Other great activities include keeping a journal and organizing and planning your daily activities and vacations.


In terms of value and results, nothing is more worthwhile than investing in yourself an hour a day; than sharpening the saw for an hour daily.


The physical, spiritual, and mental dimensions are closely related to the first three habits: Be Proactive, Begin with the End in Mind, and Put First Things First. These dimensions focus on the principles of personal vision, leadership, and management.


Area 4

The social and emotional dimension focuses on the later three habits: Think Win/Win; Seek First to Understand, then to be Understood; and Synergize. This dimension is centered on the principles of interpersonal leadership, emphatic communication, and creative cooperation.


Our social and emotional dimensions are tied together because our emotional life is primarily, but not exclusively, developed out of and manifested in our relationships with others.


Renewing our social/emotional dimension does not take time in the same sense that renewing the other dimensions do. We can do it in our everyday interactions with other people. But it definitely requires practice. We may have to push ourselves because many of us have not achieved the level and skill necessary for these habits to come naturally to us in all our interactions.


Success in Habits 4, 5, and 6 is not primarily a matter of intellect; it's primarily a matter of emotion. It's highly related to our sense of personal security.


Where does this personal or intrinsic security come from? It does not come from what others think of us. It does not come from our circumstances or position. It comes from within.


It comes from accurate paradigms and correct principles deep in our own mind and heart. It comes from inside-out congruence, from living a life of integrity in which our daily habits reflect our deepest values. Living a life of integrity is the most fundamental source of personal worth.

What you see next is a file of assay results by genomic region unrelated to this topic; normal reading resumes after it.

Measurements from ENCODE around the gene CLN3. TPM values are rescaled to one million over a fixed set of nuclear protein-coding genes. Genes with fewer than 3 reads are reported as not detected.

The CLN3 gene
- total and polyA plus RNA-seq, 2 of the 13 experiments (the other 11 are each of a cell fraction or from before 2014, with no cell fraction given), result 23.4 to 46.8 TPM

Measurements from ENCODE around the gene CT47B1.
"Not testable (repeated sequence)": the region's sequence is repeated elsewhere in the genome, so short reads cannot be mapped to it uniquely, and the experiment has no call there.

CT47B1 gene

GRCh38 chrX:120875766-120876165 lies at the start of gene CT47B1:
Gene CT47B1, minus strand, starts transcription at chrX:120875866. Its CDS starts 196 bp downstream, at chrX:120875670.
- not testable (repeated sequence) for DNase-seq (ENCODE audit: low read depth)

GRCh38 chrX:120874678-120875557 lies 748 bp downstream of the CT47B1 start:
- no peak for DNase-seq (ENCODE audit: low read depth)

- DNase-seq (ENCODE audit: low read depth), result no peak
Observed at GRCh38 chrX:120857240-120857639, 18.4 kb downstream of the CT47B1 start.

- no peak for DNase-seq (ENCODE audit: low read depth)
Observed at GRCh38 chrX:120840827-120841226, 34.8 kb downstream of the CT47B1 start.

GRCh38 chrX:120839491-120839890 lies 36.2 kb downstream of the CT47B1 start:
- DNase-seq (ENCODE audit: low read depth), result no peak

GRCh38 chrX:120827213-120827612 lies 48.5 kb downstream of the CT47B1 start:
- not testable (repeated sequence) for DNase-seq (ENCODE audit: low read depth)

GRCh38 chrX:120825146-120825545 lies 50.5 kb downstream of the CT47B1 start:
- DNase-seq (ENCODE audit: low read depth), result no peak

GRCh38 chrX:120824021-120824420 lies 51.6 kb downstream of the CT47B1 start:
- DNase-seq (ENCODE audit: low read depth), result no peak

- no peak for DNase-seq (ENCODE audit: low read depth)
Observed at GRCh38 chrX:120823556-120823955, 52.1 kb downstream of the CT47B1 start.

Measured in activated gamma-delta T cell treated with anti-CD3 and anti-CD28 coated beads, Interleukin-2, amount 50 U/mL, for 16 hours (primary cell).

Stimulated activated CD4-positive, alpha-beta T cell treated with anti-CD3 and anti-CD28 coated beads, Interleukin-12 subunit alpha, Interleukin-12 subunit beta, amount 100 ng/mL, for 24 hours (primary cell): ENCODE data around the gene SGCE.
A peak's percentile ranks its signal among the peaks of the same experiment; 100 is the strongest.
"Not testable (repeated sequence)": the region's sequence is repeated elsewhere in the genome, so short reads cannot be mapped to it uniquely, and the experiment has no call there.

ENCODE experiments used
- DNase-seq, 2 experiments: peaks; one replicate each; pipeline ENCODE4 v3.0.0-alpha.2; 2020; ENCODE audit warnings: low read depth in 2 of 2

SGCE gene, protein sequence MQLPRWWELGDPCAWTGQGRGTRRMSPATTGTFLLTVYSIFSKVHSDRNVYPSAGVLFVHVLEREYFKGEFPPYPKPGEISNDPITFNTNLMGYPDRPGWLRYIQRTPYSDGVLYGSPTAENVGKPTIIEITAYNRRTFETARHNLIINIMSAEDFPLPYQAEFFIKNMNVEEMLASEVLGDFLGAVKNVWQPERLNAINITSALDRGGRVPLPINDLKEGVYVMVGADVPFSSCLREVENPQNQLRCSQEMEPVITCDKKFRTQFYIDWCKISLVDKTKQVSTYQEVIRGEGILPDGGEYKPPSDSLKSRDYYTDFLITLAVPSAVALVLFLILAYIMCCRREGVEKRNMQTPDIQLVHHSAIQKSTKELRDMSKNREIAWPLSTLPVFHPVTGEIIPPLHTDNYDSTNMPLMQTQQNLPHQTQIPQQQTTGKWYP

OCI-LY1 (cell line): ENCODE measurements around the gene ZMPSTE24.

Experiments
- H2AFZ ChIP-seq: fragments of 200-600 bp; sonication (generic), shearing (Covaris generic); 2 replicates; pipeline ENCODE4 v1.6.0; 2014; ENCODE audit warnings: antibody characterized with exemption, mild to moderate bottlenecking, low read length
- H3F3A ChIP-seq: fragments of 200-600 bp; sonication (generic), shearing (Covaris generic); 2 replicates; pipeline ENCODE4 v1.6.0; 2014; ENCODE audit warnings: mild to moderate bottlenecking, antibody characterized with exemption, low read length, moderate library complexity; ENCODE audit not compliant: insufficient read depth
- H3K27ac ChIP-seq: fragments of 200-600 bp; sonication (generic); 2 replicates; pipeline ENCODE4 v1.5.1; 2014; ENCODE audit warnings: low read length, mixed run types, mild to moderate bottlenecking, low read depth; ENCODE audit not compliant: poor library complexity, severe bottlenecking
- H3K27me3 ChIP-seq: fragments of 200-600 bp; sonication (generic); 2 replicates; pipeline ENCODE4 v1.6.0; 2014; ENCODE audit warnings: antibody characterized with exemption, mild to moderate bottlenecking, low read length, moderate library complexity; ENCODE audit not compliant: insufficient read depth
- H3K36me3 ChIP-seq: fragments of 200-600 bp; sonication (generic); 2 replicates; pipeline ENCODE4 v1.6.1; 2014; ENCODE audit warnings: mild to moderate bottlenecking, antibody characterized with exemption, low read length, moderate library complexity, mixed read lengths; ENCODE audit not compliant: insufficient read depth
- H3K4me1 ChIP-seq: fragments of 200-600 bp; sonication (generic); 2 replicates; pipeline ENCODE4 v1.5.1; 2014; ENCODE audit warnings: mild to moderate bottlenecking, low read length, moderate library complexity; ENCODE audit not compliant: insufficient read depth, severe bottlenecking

Peace of mind comes when your life is in harmony with true principles and values and in no other way.


How to apply this to business

These dimensions also apply to businesses. The physical dimension is expressed in terms of economic terms. The mental dimension deals with recognizing, developing, and using talent. The social/emotional dimension has to do with human relations, with how people are treated. And the spiritual dimension deals with finding meaning through purpose, contribution, and organizational integrity.


A business suffers when these dimensions are not balanced. We can't effectively thrive without making money, but that's an insufficient reason for organizational existence. We can't live without eating, but we don't live to eat.


Organizational and individual effectiveness requires the development and renewal of all four dimensions in a wise and balanced way. Any neglected dimension will create resistance that pushes against efficacy and growth.


Renewal is the principle and the process that empowers us to move on an upward spiral of growth and change, of continuous improvement.


To make meaningful and consistent progress along that spiral, we need to consider one other aspect of renewal as it applies to the unique human endowment that directs this upward movement--our conscience. In the words of Madame de Stael, "The voice of conscience is so delicate that it is easy to stifle it: but it is also so clear that it is impossible to mistake it."


Conscience is the endowment that senses our congruence or disparity with correct principles and lifts us towards them--when it's in shape.


Just like an athlete must practice and eat healthy to perform at peak performance. We need to practice living in unity with correct principles. It requires regular feasting on inspiring literature, thinking noble thoughts, and listening to its voice.


Just like junk food and lazy practice hurt athletes' abilities, so will obscene and crude living distort and stunt our growth.


There is no shortcut to developing these habits and getting off the struggle bus. The law of harvest governs; we reap what we sow--no more, no less. The law of justice is immutable, and the closer we align ourselves with correct principles, the better our judgment will be about how the world operates and our viewpoints' accuracy.


This week, commit to one specific activity for each of the four dimensions to sharpen your saw. Do them, then report back to me on how it went. You can send me an email at jacob@curtisaccountingsolutions.com.


Thank you for reading I look forward to hearing from you.


And remember to follow me at Curtis Accounting Solutions on FB, IG, Pin, and YT.